In the spirit of Thin Air, the Winnipeg International Writers Festival that runs next week, please allow me to introduce a wonderful author. He’s a man of former wealth and current fame.
Or reintroduce: A Matter of Principle is Conrad Black’s fifth book, the second instalment of his autobiography. Black has published over 3,500 pages between hard covers, and many more in essays, letters and legal writs.
He's Canadian, too – or he was, until he renounced his citizenship to sit in the British House of Lords.
Twenty years ago Black was the boss of Hollinger, one of the world’s largest newspaper groups. Today he’s in a Florida prison, convicted of defrauding investors.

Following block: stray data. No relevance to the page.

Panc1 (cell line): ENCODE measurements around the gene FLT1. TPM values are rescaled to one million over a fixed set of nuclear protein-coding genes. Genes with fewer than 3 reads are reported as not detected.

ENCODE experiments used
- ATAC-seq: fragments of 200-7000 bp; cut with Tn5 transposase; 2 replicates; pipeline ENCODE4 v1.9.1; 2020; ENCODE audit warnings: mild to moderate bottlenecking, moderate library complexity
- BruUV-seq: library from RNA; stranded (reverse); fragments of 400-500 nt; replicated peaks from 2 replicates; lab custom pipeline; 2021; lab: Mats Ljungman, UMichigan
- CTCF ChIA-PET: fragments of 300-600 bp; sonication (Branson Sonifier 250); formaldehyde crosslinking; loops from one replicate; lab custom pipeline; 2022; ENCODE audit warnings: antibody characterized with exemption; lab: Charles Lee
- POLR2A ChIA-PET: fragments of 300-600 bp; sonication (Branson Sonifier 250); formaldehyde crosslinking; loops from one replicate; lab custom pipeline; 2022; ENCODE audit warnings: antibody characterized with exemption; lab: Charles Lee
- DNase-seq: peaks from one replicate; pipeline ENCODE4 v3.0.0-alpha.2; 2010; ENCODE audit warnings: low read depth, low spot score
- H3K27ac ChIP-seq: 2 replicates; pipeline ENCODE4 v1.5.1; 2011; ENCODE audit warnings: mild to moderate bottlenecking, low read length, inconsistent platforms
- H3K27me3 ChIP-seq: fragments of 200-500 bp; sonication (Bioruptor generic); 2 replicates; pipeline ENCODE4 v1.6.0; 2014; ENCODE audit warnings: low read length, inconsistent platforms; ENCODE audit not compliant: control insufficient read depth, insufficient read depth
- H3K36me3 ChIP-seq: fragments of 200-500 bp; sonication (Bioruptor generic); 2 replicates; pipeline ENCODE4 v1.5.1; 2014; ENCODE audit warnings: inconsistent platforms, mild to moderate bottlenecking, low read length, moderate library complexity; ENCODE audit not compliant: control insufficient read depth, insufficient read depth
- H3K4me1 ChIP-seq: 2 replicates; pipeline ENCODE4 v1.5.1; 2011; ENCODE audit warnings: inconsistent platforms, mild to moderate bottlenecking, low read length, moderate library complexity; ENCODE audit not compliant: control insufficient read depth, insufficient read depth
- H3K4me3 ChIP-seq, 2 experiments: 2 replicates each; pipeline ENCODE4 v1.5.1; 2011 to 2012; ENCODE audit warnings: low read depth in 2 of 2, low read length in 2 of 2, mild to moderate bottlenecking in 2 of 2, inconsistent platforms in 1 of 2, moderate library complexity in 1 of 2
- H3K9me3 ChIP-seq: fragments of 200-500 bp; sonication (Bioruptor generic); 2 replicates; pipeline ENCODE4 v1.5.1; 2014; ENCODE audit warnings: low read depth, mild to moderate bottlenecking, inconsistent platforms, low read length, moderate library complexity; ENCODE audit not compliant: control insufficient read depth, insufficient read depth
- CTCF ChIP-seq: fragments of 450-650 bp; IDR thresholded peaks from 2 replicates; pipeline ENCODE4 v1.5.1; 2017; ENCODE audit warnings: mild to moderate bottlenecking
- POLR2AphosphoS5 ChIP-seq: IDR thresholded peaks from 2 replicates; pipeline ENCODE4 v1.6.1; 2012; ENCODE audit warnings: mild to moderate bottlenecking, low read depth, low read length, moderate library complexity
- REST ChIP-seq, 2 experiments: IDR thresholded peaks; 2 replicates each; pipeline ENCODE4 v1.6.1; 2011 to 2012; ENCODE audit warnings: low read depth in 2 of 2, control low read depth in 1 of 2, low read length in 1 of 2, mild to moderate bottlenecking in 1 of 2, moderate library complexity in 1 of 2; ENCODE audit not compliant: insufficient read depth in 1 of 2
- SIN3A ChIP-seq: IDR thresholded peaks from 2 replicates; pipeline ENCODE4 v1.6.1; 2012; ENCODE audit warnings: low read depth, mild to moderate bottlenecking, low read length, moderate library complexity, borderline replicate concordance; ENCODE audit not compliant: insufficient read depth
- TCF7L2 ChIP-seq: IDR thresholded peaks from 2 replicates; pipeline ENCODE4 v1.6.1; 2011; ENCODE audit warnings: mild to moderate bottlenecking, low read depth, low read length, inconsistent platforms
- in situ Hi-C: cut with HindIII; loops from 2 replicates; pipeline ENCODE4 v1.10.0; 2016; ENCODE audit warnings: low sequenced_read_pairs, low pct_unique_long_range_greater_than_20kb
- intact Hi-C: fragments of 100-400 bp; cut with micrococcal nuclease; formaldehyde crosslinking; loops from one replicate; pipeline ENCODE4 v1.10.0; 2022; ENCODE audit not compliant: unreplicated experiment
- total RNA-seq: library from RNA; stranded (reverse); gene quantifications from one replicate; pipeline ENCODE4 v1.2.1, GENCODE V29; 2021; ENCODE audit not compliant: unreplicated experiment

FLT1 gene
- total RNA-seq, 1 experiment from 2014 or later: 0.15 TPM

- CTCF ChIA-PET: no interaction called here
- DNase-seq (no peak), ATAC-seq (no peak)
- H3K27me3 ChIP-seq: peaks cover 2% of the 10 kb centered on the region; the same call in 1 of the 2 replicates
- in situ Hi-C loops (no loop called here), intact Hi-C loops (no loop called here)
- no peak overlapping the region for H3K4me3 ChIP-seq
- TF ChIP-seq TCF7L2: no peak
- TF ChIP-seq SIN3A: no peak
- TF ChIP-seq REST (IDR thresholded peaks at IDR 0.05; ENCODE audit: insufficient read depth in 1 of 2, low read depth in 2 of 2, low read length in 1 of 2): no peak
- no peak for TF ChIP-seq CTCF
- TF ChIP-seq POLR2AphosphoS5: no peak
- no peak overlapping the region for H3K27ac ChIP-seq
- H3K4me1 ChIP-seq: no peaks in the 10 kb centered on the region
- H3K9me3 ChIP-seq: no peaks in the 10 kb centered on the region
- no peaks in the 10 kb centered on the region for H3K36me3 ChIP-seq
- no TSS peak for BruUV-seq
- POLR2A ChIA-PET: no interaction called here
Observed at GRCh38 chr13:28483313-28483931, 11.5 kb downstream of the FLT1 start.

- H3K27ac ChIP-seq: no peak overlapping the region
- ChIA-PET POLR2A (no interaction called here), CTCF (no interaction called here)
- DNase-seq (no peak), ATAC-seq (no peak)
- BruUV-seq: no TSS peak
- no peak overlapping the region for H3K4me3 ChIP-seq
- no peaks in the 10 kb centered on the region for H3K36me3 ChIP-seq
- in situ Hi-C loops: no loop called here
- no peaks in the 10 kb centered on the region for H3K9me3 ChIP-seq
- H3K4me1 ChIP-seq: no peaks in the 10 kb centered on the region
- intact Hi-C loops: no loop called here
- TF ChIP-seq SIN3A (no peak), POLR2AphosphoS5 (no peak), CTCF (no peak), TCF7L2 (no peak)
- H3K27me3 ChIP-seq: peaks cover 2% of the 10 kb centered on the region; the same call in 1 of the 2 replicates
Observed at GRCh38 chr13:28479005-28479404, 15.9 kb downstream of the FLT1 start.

Reading his latest opus to review it for the Winnipeg Free Press, I find myself again loving the writing but not the writer.
One of the most seductive elements of Black’s writing is its vitriol.
“Raising children is a good formation for dealing with editors and journalists. They are fiendishly clever at promising compliance with the wishes of the owner, appearing to give superficial adherence while in fact continuing in their exceptionable practices.”
When shareholder groups began to sniff around the corporate payments that have sent him to jail, Black sought support from associates who, he claims to believe, had approved them.
“I encountered a pandemic of amnesia.”
Come for the schadenfreude, stay for the literature.
A Matter of Principle: It’s a helluva book.